ebooksAn unforgettable anthology of contemporary reportage
Arts and Entertainment
Lionel Messi in action for Barcelona
filmSo what makes the little man tick?
Arts and Entertainment
tvReview: An undercooked end (spoiler alert)
News
i100
Arts and Entertainment
Pharrell dismissed the controversy surrounding
musicThe singer said 'the last thing I want to do is degrade'
Sport
Cesc Fabregas celebrates his first Chelsea goal
footballChelsea vs Schalke match report
Arts and Entertainment
Toby Jones (left) and Mackenzie Crook in BBC4’s new comedy The Detectorists
tvMackenzie Crook's 'Detectorists' makes the hobby look 'dysfunctional', they say
Life and Style
fashion

Olympic diver has made his modelling debut for Adidas

News
i100
Latest stories from i100
Have you tried new the Independent Digital Edition apps?
Independent Dating
and  

By clicking 'Search' you
are agreeing to our
Terms of Use.

iJobs Job Widget
iJobs General

Maths Teacher

£110 - £200 per day: Randstad Education Leeds: Secondary Maths Teacher for spe...

Maths Teacher

£90 - £160 per day: Randstad Education Leeds: Secondary Science Teacher (mater...

Maths Teacher

£110 - £200 per day: Randstad Education Leeds: Secondary Maths Teacher for an ...

Maths Teacher

£22000 - £37000 per annum: Randstad Education Leeds: A West Yorkshire School i...

Day In a Page

Mystery of the Ground Zero wedding photo

A shot in the dark

Mystery of the wedding photo from Ground Zero
His life, the universe and everything

His life, the universe and everything

New biography sheds light on comic genius of Douglas Adams
Save us from small screen superheroes

Save us from small screen superheroes

Shows like Agents of S.H.I.E.L.D are little more than marketing tools
Reach for the skies

Reach for the skies

From pools to football pitches, rooftop living is looking up
These are the 12 best hotel spas in the UK

12 best hotel spas in the UK

Some hotels go all out on facilities; others stand out for the sheer quality of treatments
These Iranian-controlled Shia militias used to specialise in killing American soldiers. Now they are fighting Isis, backed up by US airstrikes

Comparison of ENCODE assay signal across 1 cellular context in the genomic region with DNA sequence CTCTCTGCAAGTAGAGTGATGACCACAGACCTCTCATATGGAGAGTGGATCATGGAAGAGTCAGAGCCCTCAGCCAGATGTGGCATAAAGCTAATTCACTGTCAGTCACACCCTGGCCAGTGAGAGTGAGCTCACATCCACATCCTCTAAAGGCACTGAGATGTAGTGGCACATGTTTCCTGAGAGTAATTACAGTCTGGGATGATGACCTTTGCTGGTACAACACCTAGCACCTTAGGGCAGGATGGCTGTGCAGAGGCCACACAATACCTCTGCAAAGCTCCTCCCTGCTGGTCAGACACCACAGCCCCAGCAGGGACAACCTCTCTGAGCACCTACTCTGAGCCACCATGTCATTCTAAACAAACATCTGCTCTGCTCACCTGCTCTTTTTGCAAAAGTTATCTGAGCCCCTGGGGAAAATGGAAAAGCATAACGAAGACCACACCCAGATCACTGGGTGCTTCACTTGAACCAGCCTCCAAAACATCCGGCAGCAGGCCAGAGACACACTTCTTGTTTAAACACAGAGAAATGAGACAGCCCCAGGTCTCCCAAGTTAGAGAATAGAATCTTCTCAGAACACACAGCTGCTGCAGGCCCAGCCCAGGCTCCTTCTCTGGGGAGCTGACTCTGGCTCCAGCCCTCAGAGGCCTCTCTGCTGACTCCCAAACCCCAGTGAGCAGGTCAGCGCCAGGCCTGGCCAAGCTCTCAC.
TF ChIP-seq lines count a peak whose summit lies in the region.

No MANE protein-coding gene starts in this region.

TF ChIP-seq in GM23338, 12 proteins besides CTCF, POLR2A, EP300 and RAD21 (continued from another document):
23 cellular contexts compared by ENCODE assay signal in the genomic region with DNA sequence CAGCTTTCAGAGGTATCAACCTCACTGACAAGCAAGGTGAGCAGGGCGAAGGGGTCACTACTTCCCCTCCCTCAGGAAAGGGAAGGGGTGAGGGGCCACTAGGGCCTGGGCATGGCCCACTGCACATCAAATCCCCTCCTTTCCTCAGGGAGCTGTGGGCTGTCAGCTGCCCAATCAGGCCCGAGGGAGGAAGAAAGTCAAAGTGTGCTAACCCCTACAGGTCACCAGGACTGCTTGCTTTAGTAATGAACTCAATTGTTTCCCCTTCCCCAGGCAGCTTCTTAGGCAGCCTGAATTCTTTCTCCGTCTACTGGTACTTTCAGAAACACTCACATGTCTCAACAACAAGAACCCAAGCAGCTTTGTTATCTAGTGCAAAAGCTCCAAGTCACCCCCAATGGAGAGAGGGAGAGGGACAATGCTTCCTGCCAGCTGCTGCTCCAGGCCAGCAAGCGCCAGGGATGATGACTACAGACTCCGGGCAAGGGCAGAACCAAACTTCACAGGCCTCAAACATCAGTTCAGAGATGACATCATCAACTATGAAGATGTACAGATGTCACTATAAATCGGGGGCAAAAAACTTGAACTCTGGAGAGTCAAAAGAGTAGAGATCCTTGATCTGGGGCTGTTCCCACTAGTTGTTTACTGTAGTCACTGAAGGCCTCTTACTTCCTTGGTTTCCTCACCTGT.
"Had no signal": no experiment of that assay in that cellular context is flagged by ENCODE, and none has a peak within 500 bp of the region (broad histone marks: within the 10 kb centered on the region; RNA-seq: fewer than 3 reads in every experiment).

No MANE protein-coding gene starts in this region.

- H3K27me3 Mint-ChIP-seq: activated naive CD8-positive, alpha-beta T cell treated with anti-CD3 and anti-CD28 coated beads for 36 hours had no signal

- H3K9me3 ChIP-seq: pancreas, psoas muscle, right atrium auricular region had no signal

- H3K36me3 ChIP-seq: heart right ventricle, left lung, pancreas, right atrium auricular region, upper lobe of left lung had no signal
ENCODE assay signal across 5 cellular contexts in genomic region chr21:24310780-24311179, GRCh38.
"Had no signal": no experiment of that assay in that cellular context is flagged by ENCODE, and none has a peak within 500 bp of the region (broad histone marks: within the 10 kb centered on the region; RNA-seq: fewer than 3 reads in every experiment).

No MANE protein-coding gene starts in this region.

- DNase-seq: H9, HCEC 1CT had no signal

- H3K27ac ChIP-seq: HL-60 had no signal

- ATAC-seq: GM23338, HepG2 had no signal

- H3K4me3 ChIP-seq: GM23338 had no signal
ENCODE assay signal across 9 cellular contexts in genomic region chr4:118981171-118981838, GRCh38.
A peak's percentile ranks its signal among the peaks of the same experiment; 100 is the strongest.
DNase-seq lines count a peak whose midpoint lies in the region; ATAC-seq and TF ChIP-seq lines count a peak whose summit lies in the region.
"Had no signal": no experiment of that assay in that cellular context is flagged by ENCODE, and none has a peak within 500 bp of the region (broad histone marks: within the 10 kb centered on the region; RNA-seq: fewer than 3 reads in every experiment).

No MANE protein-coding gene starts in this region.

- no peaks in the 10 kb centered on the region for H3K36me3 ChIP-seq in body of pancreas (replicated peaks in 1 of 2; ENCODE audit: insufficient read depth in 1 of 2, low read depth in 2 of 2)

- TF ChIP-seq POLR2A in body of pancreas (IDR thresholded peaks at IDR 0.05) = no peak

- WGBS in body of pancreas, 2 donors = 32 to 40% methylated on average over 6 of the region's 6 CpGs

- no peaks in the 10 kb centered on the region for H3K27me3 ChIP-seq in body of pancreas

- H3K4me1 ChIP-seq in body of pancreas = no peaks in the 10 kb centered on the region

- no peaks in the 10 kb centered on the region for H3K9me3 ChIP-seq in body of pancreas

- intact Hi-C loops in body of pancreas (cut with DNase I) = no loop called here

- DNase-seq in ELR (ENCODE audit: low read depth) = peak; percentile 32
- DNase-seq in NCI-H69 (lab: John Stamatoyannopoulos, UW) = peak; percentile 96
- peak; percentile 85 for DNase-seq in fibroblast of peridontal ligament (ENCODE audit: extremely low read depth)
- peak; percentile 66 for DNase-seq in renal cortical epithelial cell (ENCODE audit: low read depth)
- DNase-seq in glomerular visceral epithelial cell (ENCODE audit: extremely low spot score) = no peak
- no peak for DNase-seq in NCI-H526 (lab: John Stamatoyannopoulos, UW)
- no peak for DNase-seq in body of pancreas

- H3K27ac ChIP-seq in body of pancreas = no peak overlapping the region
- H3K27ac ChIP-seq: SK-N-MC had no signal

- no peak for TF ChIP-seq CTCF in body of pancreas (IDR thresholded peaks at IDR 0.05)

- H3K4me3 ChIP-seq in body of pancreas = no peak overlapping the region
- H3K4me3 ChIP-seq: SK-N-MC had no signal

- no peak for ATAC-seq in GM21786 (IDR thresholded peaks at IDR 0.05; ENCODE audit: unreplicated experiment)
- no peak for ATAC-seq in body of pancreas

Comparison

Widespread fear of Isis is producing strange bedfellows

Iranian-controlled Shia militias that used to kill American soldiers are now fighting Isis, helped by US airstrikes
Topshop goes part Athena poster, part last spring Prada

Topshop goes part Athena poster, part last spring Prada

Shoppers don't come to Topshop for the unique
How to make a Lego masterpiece

How to make a Lego masterpiece

Toy breaks out of the nursery and heads for the gallery
Meet the ‘Endies’ – city dwellers who are too poor to have fun

Meet the ‘Endies’ – city dwellers who are too poor to have fun

Urbanites are cursed with an acronym pointing to Employed but No Disposable Income or Savings
Paisley’s decision to make peace with IRA enemies might remind the Arabs of Sadat

Ian Paisley’s decision to make peace with his IRA enemies

His Save Ulster from Sodomy campaign would surely have been supported by many a Sunni imam
'She was a singer, a superstar, an addict, but to me, her mother, she is simply Amy'

'She was a singer, a superstar, an addict, but to me, her mother, she is simply Amy'

Exclusive extract from Janis Winehouse's poignant new memoir
Is this the role to win Cumberbatch an Oscar?

Is this the role to win Cumberbatch an Oscar?

The Imitation Game, film review
England and Roy Hodgson take a joint step towards redemption in Basel

England and Hodgson take a joint step towards redemption

Welbeck double puts England on the road to Euro 2016
Relatives fight over Vivian Maier’s rare photos

Relatives fight over Vivian Maier’s rare photos

Pictures removed from public view as courts decide ownership
‘Fashion has to be fun. It’s a big business, not a cure for cancer’

‘Fashion has to be fun. It’s a big business, not a cure for cancer’

Donatella Versace at New York Fashion Week